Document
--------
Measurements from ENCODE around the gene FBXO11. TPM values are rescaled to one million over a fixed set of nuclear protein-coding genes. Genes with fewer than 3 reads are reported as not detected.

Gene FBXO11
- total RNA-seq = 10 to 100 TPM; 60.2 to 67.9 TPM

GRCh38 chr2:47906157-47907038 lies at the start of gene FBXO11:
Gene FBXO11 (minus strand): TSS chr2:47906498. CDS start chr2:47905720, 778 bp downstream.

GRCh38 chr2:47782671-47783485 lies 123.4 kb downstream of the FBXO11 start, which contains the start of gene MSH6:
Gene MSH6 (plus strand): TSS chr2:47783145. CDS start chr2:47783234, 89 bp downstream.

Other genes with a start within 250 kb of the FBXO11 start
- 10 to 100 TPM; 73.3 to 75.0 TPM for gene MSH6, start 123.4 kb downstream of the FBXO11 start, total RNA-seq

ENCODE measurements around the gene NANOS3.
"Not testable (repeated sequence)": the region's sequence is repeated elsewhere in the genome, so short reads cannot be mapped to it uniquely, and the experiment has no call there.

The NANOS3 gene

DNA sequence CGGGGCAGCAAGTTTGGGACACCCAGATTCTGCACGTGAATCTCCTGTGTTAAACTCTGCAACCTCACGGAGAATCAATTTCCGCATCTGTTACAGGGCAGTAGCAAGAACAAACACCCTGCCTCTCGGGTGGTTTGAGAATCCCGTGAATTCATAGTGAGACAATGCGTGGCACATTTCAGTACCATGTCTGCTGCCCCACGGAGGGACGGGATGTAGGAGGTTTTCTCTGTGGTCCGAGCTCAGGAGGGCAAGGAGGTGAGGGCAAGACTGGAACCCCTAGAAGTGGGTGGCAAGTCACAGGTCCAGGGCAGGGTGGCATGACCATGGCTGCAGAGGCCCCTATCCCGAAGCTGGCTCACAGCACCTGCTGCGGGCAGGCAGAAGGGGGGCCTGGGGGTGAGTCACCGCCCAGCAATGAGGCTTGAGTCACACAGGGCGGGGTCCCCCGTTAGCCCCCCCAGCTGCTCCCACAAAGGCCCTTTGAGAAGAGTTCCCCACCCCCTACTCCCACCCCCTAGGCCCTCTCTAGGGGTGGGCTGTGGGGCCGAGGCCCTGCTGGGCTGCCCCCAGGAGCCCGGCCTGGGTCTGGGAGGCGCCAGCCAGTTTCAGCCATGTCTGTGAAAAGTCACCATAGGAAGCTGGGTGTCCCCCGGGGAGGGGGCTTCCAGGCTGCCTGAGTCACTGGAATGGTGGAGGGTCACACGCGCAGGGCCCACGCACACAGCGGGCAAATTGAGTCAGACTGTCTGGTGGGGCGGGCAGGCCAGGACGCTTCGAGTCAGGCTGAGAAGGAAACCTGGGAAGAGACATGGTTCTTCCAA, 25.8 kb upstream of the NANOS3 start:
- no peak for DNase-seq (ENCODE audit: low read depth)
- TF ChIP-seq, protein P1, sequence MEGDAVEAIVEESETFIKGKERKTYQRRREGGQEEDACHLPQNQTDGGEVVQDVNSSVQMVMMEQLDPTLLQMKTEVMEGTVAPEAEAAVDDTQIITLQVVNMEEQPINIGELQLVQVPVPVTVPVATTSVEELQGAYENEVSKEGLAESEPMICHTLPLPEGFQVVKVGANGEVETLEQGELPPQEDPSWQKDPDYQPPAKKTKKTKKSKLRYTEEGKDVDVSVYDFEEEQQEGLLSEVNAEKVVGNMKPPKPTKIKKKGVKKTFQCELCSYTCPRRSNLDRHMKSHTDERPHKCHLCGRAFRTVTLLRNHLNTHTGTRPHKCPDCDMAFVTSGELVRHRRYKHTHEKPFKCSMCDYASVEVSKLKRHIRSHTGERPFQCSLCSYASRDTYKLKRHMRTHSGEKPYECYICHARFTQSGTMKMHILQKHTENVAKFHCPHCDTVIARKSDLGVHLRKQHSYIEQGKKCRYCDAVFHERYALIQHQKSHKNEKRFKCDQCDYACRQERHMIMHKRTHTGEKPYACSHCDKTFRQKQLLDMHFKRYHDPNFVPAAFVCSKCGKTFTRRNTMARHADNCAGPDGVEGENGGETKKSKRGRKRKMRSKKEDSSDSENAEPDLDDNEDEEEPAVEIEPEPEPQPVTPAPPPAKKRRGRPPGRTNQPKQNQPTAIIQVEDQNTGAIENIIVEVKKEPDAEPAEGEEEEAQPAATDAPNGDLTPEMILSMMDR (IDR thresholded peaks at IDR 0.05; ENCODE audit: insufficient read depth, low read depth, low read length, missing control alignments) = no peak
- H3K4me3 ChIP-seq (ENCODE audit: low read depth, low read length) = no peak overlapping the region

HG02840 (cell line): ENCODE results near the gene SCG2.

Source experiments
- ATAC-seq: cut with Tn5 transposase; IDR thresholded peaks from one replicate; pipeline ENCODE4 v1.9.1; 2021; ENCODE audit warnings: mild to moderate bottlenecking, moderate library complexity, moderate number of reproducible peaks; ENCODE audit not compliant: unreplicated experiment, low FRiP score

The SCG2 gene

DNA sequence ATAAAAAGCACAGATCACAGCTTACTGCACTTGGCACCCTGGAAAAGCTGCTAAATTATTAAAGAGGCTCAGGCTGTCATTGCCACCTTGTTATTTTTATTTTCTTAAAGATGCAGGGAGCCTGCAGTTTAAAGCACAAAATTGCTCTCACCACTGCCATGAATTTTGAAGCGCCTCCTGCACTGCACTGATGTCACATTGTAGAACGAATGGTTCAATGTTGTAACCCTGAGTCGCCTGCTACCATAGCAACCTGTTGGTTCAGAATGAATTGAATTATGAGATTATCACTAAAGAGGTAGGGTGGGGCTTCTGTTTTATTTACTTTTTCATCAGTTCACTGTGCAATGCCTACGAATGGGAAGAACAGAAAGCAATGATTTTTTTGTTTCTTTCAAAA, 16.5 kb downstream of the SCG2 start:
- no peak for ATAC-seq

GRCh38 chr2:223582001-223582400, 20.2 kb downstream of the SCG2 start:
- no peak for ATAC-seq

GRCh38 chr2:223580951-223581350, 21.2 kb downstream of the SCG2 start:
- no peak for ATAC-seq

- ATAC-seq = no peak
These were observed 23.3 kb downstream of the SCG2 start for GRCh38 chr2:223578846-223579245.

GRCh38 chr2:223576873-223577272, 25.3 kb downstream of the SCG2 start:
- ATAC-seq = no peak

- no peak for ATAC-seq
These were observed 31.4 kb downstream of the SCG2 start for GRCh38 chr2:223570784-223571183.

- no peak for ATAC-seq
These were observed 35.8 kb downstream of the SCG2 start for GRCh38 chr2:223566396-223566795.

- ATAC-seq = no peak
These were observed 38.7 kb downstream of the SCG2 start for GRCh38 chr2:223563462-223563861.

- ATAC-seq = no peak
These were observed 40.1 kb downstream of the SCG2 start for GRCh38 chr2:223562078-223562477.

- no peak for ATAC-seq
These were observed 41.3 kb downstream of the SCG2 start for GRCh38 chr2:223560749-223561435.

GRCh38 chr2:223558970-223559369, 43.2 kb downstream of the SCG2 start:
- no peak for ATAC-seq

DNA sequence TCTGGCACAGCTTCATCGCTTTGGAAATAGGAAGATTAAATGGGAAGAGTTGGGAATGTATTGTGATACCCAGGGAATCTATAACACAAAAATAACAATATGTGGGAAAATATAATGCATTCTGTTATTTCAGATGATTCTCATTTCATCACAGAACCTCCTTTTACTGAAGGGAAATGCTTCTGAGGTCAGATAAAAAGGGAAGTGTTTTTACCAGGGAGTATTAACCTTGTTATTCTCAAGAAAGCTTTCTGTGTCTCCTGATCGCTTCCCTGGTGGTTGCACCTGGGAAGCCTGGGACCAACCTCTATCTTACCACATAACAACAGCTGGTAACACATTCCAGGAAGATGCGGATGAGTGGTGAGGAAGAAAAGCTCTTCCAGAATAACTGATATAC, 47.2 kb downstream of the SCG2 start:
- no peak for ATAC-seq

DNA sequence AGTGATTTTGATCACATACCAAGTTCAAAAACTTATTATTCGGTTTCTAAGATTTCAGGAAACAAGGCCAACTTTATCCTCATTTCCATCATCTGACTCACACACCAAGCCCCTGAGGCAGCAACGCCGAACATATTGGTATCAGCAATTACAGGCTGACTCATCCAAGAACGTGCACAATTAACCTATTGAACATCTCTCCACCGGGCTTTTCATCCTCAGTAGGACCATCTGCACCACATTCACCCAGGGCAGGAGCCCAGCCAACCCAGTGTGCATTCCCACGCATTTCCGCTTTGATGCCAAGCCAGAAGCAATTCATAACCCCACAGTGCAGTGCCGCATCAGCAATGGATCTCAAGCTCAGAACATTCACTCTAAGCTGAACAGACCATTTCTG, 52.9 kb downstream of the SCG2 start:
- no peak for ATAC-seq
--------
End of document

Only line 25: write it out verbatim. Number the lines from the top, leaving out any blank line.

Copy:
GRCh38 chr2:223580951-223581350, 21.2 kb downstream of the SCG2 start: